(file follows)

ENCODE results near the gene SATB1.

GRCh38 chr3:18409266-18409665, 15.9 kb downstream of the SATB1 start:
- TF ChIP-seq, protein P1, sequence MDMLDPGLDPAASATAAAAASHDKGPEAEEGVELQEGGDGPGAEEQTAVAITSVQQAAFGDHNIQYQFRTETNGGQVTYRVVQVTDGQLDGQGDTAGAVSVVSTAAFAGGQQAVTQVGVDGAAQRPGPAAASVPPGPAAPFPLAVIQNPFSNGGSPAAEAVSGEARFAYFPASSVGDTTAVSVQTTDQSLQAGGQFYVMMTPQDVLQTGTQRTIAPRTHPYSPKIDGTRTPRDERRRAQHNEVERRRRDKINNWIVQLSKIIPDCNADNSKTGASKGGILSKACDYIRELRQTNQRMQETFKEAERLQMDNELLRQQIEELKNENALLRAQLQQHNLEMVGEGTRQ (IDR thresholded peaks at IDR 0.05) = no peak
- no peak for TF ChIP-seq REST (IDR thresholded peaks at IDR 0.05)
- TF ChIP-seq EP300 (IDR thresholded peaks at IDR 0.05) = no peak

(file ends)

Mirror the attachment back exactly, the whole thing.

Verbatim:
ENCODE results near the gene SATB1.

GRCh38 chr3:18409266-18409665, 15.9 kb downstream of the SATB1 start:
- TF ChIP-seq, protein P1, sequence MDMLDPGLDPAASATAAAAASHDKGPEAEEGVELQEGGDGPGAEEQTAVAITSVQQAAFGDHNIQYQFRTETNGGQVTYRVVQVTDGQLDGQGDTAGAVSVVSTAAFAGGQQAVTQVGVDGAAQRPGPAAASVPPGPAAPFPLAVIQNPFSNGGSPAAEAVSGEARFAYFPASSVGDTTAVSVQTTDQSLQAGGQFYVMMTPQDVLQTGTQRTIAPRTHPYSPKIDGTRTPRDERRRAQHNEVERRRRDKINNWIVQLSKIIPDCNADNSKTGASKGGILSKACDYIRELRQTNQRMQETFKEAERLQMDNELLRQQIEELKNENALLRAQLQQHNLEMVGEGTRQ (IDR thresholded peaks at IDR 0.05) = no peak
- no peak for TF ChIP-seq REST (IDR thresholded peaks at IDR 0.05)
- TF ChIP-seq EP300 (IDR thresholded peaks at IDR 0.05) = no peak